Friday, 17 June 2011

It Began in ***land

I’m behind with my revolution updates.
I keep meaning to buy a newspaper to catch up with things.
I pick up a freebie on the tube and am delighted to see they’re actually covering the Spanish protests.
Oh no, my mistake.
It’s just a few ‘gentlemen’ having a brawl over some ladies at Ascot.
But the #greekrevolution has made it to the headlines at least.
Not in Greece, but here in England.
The Greek media are reportedly treating the protestors like naughty children e.g ‘Hush hush, give back all your toys and stop being silly.’
When it’s not money it’s usually oil that lures international attention.
Evidently the olive variety doesn’t count as events in Spain are still being largely ignored.
The disgraceful leader of the Catalan police, Felip Puig, won’t resign despite thousands of petitions against him.
Last week he even handed out medals to his men for doing such a great job.
A great job of beating unarmed citizens with batons that is. Well done guys!
Puig has also ordered that the undercover videos of police brutality be taken offline.
Mysteriously, videos that previously had thousands of hits have now less than a hundred (though they continue to have thousands of 'likes').
That should give him an inkling that something went very wrong.
What era does he think he’s living in?
Can someone remind him that Franco died in 1975 please?
To add insult to injury, telemadrid are trying to manipulate the public by showing videos of fighting Greek protestors and pretending they’re Spanish.
‘Not such pacifist are they? Judge for yourself,’ the smug presenter says, happy to ignore the obvious Greek flags and Greek police in the video.
On the bright side, the beatings by the Mossos d’ Esquadra, probably injected a fresh batch of energy into people, who may have felt their spirits dwindling after a week camping in the city.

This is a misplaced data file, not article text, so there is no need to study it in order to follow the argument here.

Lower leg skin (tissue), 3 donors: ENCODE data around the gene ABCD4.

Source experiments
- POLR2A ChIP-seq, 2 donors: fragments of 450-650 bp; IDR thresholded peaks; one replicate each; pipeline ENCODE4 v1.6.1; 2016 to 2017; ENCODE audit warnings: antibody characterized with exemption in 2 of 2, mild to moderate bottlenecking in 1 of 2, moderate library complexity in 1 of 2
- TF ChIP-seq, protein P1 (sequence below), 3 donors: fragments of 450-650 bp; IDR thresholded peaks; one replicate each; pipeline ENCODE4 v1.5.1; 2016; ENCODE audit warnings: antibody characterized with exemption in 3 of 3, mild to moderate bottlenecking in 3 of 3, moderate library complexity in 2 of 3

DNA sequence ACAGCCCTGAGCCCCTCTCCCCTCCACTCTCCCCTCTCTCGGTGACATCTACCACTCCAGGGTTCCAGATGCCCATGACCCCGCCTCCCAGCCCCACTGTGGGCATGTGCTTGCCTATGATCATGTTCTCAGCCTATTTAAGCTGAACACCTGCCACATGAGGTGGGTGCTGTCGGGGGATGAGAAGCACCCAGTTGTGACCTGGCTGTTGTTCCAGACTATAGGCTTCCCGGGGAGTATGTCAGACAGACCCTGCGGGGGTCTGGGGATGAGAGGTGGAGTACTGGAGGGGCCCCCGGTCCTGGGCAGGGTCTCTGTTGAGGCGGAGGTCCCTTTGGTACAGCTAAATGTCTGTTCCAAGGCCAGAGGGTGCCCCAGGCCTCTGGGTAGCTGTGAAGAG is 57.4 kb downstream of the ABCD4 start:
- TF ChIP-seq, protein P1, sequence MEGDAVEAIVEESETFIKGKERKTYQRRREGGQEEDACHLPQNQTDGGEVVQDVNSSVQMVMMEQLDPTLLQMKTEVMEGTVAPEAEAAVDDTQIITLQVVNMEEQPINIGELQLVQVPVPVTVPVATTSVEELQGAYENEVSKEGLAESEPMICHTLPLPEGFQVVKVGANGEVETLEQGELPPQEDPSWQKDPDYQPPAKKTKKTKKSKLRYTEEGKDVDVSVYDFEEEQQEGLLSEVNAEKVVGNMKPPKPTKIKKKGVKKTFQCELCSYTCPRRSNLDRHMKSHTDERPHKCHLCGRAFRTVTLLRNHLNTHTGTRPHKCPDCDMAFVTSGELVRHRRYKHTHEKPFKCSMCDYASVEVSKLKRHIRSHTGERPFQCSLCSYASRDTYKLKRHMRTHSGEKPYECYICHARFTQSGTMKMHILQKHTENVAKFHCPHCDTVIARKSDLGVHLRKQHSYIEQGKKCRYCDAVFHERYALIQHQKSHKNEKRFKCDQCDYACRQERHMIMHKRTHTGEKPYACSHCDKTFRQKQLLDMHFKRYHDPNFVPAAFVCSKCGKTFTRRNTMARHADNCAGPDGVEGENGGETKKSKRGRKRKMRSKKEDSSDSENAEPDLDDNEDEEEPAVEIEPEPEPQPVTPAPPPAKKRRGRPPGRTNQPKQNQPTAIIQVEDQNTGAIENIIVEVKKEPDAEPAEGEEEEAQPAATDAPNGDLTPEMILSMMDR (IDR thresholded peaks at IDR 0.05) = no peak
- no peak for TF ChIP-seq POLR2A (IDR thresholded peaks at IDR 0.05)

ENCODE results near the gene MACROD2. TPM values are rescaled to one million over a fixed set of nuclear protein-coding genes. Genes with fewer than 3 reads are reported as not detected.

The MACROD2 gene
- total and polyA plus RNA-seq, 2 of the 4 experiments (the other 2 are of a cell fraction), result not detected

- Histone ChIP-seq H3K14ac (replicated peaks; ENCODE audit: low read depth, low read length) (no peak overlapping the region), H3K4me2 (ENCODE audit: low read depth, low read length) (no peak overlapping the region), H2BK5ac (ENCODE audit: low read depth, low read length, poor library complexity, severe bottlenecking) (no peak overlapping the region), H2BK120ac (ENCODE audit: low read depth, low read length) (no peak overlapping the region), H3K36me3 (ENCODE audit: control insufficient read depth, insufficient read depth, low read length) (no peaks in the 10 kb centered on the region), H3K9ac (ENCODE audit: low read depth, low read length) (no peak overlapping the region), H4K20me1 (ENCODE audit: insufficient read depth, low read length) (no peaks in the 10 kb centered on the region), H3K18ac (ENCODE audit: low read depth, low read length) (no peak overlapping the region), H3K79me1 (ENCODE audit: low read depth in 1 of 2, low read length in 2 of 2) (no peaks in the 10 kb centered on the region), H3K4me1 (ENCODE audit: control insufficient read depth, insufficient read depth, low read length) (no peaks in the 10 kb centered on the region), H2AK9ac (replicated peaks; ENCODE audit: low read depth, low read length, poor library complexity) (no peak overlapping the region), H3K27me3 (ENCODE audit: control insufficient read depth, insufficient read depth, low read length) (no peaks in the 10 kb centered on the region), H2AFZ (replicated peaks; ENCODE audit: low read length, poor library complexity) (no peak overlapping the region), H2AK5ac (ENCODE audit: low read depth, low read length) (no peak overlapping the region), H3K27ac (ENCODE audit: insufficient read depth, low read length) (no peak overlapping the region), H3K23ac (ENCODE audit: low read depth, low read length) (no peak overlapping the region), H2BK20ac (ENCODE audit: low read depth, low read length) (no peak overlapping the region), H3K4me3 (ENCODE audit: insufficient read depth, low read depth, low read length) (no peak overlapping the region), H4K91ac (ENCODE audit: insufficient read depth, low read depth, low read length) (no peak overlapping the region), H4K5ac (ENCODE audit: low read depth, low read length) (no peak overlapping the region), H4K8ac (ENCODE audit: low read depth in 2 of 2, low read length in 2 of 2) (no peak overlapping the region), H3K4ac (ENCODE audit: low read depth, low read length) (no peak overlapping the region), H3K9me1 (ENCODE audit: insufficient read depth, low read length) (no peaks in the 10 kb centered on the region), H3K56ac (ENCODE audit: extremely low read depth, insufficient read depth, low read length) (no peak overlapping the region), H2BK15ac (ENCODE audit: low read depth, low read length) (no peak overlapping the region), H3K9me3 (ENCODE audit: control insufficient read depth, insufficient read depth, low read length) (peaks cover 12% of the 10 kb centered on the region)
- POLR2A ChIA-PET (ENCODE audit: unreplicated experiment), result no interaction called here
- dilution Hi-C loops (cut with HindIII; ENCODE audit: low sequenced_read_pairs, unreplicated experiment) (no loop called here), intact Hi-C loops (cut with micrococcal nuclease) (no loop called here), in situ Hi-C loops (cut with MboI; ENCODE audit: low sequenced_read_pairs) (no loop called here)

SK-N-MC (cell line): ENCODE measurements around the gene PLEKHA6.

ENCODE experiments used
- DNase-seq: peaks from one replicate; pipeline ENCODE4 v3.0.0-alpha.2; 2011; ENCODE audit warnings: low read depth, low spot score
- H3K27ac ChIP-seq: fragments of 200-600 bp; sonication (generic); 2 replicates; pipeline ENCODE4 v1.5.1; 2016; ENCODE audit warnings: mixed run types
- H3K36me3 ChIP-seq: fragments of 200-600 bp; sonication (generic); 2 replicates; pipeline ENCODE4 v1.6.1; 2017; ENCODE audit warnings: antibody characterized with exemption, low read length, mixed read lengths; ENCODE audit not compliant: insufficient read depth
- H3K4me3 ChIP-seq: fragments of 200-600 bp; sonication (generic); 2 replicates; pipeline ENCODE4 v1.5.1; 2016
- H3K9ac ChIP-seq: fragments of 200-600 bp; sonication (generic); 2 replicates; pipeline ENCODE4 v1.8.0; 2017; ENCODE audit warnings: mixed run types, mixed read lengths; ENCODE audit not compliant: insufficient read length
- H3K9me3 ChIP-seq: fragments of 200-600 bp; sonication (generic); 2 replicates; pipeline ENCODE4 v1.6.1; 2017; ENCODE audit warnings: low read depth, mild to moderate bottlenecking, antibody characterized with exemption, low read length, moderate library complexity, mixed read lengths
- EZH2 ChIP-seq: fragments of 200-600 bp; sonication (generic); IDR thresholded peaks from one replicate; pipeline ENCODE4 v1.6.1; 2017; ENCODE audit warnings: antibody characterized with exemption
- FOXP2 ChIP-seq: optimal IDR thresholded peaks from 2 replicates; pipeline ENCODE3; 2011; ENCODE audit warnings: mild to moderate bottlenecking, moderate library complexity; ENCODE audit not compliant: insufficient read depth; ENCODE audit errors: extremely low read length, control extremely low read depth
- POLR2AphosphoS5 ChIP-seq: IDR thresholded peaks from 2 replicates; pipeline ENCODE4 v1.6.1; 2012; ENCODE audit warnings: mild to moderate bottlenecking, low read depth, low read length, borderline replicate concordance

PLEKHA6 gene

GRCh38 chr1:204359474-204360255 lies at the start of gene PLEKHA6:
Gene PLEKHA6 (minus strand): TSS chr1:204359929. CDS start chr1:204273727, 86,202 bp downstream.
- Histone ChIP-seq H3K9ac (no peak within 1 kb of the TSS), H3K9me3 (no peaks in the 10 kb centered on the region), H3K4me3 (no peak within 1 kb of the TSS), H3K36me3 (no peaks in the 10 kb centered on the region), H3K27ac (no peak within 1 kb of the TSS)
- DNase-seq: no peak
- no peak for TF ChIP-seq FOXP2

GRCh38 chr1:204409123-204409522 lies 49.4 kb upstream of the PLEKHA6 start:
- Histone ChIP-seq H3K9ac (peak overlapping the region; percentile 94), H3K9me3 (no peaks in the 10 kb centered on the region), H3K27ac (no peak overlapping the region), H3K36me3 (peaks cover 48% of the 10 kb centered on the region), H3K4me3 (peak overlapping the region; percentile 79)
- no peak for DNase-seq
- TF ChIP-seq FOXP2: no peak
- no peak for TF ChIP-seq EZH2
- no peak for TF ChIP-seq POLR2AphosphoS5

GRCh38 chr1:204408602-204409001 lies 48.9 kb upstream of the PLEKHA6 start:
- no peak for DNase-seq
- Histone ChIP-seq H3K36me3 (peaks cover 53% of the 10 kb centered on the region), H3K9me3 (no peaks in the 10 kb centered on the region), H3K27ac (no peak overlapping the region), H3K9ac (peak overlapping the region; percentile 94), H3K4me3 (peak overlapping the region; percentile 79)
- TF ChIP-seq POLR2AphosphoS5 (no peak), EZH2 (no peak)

The demonstrations will continue.
This Saturday 19th June people are set to take the streets once again all across Spain.
It's coordinated by Democracia Ya (Democracy now), which has composed a manifesto for 'real democracy'.
Their web pages include long lists of participating cities across the world.
I’m curious to see how the day will unfold. Will it be covered by the newspapers?
Mostly, I hope it's peaceful.
Peaceful demonstrations are powerful.
Look at Iceland.
The extraordinary People’s Voices movement led to Parliament being dissolved in 2009 and elections being held.
The Icelandic government didn’t bail out the banks.
They held a referendum and the people voted against it. Their government drafted up a new constitution which allowed citizens the opportunity to be involved in its writing process through social media.
The Spanish press is still being criticised for keeping quiet about that story.
Fortunately in these times of internet it is harder to keep people in the dark.
“When we grow up, we want to be Icelandic!” the Spanish protesters cried when they took to the streets on 15th May.
It's harder to keep things quiet now, but judging from the mysterious disappearance of online videos and eye witness accounts, it's not impossible.
We must stay switched on!

The Video from Saturday 19th July
by Oli Benet


Anna said...

Great blog Em - thanks for keeping us in the loop.

Anonymous said...

Interesting that you cite Iceland as an example of how to deal with a financial crisis. That country is, of course, not part of the eurozone and was able to choose policies that may be setting it on the road to recovery. Spain and Greece do not have that freedom of choice. I made a comment here before about the futility of these protests, and events of the past few days only serve to reinforce that view.

Jed Millpond

Shop Girl said...

Again thanks Jed for your comment. I did reply to your previous one.

I don't pretend to have the answers. With regards to Iceland, I'm citing what the protesters are thinking of and aspiring to. My main issue in this blog was censorship, police brutality and media manipulation. It may seem futile to a lot of people, but what do we discover about ourselves by being apathetic? People feel alive when they are fighting for what they believe in...A sign hanging on a statue in barcelona read: 'if you fight you may lose, if you don't fight you are lost'. For a purely rational view of things, read economists and analysts blogs!